In the bus, underway it was a bit Jesus fucking cold since in the haste I didn’t pack anything warm in my hand-luggage. Held my pee for as long as I could, so my seat wouldn’t get stolen, which it did eventually. In a mere 19 hours I was at the border. No uncle was waiting for me. I wonder if there actually exists such an uncle. Then I discarded everything Nilam told me and went by my own compass. We both know that is not a smart thing for me to do, but miraculously I ended up in a very cosy and cheap Darjeeling hotel about eight hours later. 27 hours on the road, and a bit on the Jesus fucking tired side. I fell in with some fun backpackers straight away, and have been hanging around with them at night.

The day after I tried to get my stuff in order, and I noticed it is pretty hilly. Smart as I am I got a hotel on the top of a hill, so I’ve got a great view of the mist and I’m guaranteed to always march up and down it. Going down to get a sim-card. Going up to get my passport. Going down to get a sim-card. Going up to get a letter from my hostel that I’m living there… waiting for the owner to wake up. Planning to go down to get my sim-card. Going down to eat. And those hills are steep. Nice place for a Jogi-hash. Today I bought all I need for a month-long stay: wireless internet access, power-strip, soap, cutlery, etc.. Time to get some work done!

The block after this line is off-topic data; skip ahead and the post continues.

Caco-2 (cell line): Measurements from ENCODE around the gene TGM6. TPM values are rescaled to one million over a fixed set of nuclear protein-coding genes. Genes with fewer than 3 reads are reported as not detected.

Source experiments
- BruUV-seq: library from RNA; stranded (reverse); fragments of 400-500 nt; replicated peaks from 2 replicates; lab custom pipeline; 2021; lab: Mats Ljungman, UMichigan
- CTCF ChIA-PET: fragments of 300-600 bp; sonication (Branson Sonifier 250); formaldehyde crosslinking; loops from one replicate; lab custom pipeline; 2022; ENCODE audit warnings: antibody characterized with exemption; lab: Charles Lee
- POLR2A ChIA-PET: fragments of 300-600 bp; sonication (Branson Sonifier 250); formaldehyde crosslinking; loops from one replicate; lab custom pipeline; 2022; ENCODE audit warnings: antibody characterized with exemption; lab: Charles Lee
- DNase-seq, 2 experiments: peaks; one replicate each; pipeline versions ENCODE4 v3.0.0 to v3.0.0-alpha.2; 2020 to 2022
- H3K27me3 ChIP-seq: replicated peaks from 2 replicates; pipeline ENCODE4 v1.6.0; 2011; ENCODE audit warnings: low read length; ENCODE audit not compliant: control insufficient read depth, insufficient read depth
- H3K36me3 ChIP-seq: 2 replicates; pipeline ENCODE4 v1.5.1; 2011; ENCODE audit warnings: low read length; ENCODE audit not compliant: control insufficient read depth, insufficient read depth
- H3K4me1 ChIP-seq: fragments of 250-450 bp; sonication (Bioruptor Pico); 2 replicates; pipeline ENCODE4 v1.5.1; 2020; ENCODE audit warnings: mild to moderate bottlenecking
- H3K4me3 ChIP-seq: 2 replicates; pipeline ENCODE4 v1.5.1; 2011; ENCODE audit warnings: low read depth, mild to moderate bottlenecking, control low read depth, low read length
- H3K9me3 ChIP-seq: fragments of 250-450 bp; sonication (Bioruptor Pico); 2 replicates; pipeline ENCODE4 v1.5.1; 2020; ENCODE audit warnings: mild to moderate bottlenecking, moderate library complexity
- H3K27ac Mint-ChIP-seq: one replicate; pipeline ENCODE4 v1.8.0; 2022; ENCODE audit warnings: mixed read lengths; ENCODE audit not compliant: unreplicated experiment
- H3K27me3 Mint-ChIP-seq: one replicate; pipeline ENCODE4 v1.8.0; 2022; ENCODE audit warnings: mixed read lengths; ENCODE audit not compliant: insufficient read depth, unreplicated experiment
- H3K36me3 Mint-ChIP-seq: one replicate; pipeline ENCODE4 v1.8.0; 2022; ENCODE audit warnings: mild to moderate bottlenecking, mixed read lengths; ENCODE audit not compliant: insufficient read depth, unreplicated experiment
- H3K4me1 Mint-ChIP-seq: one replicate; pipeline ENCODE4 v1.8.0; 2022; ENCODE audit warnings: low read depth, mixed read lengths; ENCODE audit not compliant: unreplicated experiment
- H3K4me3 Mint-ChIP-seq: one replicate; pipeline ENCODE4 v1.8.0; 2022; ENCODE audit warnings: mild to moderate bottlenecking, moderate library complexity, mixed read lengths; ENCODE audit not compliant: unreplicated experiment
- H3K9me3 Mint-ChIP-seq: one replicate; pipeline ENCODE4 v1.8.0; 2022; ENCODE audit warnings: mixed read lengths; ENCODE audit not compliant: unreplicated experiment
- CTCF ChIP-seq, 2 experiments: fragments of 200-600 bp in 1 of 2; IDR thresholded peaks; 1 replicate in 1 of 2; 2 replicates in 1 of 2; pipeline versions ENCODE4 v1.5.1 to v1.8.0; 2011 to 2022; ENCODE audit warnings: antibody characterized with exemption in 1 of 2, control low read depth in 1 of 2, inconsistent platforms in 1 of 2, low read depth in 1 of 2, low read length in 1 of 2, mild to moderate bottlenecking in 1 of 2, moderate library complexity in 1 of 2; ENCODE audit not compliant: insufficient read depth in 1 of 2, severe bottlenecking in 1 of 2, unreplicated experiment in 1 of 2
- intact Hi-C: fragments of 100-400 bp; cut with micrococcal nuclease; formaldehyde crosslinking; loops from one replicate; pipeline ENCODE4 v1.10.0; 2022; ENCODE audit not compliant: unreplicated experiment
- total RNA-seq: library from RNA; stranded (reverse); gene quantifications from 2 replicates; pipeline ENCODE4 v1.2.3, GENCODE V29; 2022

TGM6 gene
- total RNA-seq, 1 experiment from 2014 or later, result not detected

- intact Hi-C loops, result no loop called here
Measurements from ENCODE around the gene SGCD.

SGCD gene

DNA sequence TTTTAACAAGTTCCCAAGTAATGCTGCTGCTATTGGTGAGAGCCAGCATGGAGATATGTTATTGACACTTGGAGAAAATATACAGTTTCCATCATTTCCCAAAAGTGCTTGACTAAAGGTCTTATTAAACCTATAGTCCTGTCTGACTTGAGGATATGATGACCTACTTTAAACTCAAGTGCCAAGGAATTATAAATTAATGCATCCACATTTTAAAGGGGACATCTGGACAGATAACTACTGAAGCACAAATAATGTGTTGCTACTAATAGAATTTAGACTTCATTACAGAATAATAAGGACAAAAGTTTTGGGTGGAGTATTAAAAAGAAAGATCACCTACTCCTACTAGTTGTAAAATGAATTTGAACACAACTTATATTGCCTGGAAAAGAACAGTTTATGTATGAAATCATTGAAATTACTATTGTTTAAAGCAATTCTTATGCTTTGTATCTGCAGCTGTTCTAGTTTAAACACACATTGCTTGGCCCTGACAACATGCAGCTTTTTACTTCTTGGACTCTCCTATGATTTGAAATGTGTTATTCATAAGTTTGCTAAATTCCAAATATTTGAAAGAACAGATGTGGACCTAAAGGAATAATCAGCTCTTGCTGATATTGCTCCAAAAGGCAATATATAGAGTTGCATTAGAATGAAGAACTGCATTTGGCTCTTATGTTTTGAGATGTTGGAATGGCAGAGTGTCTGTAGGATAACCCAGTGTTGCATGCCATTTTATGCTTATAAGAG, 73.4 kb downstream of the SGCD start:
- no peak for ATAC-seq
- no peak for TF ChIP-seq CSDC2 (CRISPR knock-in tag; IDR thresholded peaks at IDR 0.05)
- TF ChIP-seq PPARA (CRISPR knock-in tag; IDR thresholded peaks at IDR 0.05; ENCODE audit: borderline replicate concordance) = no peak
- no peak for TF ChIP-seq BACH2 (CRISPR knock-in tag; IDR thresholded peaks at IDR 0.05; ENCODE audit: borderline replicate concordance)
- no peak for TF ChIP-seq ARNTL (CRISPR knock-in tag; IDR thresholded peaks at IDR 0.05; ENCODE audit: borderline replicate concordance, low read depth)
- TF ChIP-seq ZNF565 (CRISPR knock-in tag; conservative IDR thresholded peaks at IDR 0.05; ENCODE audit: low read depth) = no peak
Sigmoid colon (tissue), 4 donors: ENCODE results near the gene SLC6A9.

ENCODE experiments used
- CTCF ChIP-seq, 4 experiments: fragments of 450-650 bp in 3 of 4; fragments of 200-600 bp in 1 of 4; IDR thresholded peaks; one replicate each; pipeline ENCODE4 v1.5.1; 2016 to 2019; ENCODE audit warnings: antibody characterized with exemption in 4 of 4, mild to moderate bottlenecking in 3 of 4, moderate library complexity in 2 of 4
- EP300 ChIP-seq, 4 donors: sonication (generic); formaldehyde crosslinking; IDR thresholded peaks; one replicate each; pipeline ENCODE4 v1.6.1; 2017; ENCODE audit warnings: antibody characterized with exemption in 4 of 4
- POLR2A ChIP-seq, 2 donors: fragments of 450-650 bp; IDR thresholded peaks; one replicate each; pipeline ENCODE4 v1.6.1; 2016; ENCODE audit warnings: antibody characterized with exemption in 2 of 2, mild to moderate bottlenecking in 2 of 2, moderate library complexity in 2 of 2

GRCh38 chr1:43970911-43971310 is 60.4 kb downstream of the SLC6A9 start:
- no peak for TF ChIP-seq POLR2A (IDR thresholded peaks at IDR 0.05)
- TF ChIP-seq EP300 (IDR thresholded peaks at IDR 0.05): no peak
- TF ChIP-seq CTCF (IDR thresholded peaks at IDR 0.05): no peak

It’s a funny place here. It is basically little Nepal, but with the city on top of the hills for a change, in stead of in between. Strange with hardly any cars, just four-wheel drives. No bikes. No booze as well. No live music, no events. No fun. Or it would be the Christian festival on the big square close to my home. The rest is banned by the (somewhat forced in places) Ghorka independance movement; little Nepal. Last night we got rebellious and went hunting for booze. Turns out everyone sells booze under the counter. No fun at all.

In, what, two days there’s a four day strike against Ghorka-land not becoming a separate province, if I got it right. My buddies will try to flee before the lock-down, and I will be alone; little Nepal. Sniff!

December 2009